Christmas Means So Much More by David Dunham

The Grinch’s annual realization of transcendence is a tradition in our house. We decorate the Christmas tree, drink hot chocolate, eat brie and crackers, and watch the Grinch’s antics every year. He has become synonymous with the inauguration of the whole holiday season for our family. The Grinch’s realization is also part of a larger trend. He’s not the only one coming to terms with the idea that “perhaps Christmas means something more.” The “real meaning of Christmas” has become such a common trope in holiday pop culture because we want to believe in transcendence so badly.

The plot line is common enough. Charles Dickens may have launched the trend with his 1843 publication of A Christmas Carol. The story of the miserly Scrooge and his transformation by the very spirit of Christmas is a beloved holiday tale. It has been adapted by nearly everyone, including Mickey Mouse, the Muppets, and Barbie. Bill Murray does a tremendous job adapting it in the dark comedy Scrooged. But the idea that Christmas is more than just getting off of work, buying presents, and decorating trees has also been picked up in various ways as a major theme of the season. Loving others has become particularly associated with the holiday, in both its more generic and romantic expressions.

Movies aren’t the only places where we see this either. Music celebrates the message of “Christmas is more”. The indie pop duo Pomplamoose has a beautiful Christmas song “Always in the Season” which expresses frustration with the consumerist tendency of the holiday. Lead vocalist, Nataly Dawn sings “’Cause I thought Christmas was supposed to be more than lighting up the Christmas tree.” Later she clarifies:

All I really mean to say is
Let’s not throw this time away
I’d rather just sip chocolate with you
And if you’d like to treat me nice
Don’t wait for snow, don’t wait for ice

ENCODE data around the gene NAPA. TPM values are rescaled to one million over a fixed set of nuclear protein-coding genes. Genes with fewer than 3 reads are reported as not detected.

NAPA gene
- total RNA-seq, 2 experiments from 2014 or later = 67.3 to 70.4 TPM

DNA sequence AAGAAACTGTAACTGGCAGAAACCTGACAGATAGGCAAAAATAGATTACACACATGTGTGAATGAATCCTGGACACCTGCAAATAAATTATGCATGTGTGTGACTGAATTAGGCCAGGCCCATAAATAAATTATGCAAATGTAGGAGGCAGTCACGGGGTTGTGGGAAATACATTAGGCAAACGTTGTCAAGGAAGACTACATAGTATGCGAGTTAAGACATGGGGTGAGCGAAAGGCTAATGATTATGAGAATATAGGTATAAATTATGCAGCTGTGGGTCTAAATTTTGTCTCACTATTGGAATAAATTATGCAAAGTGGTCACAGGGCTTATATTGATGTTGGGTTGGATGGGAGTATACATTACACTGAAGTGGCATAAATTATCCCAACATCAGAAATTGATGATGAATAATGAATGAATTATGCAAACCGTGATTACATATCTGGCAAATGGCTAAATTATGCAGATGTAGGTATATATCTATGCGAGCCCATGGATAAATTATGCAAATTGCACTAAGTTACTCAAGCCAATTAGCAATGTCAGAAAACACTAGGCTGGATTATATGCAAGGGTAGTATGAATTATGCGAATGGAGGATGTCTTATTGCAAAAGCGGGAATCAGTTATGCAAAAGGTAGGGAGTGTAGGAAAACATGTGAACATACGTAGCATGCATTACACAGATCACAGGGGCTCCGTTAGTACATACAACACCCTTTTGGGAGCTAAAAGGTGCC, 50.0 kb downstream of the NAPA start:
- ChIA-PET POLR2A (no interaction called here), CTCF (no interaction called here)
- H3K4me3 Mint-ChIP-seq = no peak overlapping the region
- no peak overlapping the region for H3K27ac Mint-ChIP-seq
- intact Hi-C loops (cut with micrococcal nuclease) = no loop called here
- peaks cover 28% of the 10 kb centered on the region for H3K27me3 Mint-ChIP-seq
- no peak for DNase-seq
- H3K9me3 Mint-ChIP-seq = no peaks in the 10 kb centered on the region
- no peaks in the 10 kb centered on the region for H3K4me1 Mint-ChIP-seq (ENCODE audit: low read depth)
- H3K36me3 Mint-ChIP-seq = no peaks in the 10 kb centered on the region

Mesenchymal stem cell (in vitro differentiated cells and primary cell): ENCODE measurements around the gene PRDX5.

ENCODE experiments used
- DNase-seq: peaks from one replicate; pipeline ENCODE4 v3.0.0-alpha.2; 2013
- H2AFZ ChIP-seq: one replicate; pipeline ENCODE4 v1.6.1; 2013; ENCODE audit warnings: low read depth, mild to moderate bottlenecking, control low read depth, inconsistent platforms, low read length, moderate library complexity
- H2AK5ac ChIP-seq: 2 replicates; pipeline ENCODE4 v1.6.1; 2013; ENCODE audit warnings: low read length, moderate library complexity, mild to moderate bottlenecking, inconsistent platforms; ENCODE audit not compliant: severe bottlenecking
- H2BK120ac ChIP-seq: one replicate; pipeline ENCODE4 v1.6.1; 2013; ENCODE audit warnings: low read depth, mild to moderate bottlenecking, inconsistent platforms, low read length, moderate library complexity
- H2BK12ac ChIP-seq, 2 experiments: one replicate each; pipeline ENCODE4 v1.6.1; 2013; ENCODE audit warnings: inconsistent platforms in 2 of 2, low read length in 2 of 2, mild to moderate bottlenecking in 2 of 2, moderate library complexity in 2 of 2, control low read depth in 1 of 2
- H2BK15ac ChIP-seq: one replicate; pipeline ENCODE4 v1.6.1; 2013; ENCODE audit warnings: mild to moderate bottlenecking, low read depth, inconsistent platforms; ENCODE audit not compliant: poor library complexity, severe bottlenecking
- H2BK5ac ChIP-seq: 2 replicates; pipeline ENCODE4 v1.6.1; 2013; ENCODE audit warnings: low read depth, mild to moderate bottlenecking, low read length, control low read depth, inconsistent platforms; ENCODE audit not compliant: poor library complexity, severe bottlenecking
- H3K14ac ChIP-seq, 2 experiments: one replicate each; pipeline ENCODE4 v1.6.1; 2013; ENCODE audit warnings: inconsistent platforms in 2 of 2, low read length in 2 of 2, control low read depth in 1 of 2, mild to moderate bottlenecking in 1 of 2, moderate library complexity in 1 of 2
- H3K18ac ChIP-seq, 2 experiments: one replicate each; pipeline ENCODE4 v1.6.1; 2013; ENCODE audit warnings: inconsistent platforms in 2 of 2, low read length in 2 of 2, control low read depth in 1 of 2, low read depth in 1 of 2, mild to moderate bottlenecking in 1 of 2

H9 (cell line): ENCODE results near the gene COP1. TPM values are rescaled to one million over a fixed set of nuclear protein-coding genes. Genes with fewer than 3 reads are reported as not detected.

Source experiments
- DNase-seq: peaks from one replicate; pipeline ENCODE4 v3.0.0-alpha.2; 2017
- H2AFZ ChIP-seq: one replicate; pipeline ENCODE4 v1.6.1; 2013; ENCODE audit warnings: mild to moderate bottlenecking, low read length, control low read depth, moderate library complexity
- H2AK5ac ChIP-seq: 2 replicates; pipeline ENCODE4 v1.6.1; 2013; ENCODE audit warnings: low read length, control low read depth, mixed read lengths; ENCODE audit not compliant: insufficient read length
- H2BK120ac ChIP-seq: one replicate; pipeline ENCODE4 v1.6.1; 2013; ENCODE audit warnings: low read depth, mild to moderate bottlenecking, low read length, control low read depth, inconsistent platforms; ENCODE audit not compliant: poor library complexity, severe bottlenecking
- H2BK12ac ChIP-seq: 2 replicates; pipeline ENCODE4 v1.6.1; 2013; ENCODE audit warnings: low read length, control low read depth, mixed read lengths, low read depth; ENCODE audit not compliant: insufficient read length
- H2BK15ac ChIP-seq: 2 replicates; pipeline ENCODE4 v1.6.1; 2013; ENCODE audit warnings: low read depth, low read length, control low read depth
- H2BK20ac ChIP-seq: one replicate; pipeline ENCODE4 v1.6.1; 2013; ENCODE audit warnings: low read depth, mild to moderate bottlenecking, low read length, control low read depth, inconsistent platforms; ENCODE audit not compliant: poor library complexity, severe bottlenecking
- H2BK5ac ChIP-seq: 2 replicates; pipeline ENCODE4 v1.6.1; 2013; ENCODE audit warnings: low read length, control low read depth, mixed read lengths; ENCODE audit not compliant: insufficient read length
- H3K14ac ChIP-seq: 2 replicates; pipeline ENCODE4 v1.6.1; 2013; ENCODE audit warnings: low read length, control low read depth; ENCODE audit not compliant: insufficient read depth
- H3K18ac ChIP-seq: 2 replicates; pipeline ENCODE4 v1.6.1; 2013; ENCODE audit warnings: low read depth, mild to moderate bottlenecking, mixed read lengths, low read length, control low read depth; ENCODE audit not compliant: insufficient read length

I’m always in the season, are you

The ubiquitous “All I Want for Christmas” is another prime example. Pop culture repeatedly emphasizes for us that Christmas is really about love, peace, and family. It’s about more than what you buy. The Grinch learns that Christmas comes without ribbons, without tags, without packages, boxes, or bags. Christmas doesn’t come from a store, and we want so badly to believe that this is true.

The desire for holiday transcendence is understandable. There’s something about the season that really does feel magical. A Christmas light display promises something beautiful can shine through the dark. The magic of Santa declares that good behavior does matter. The zeal of jubilant children on Christmas morning says that the hard work all year long that provided the finances necessary to fund this event was worth it. For most of us, especially as we get older, the holiday really isn’t about the presents. We realize that it truly is better to give than to receive. For many of us it really is about family “togetherness.” Christmas is the one time of year that I know I am going to get to see my older sister. It’s that one time of the year that we get to spend actual quality time together! That’s meaningful to me. Christmas truly does feel different from the rest of the year. The hopes and dreams of all the year are expressed in this holiday.

Holiday sentimentality cannot, however, grant us that existential fulfillment we seek. Christmas is such a subjective holiday in American culture. While many Christians celebrate the birth of Christ for most people, even many believers, it’s really more generic in its meaningfulness. The holiday rings with sappy mawkishness. “Christmas miracles” makes us feel warm and fuzzy but they don’t have any real depth to them. We want so badly to believe in the “spirit of Christmas,” but that ill-defined salvation doesn’t really fuel change. Retail clerks see the immutability first-hand on December 26th as people make their returns with all their post-holiday frustrations in tow. We want to believe in the hope that Christmas makes us feel, but apart from Christ it simply doesn’t exist. The idea that Christmas is about something more is true. But if the more is not defined as the person and work of Jesus Christ it will only give us seasonal warmth when what we really want is transcendence.

Dave Dunham is associate pastor at Cornerstone Baptist Church in Roseville, MI. He is a graduate of Ohio University (BA) and The Southern Baptist Theological Seminary (MDiv).

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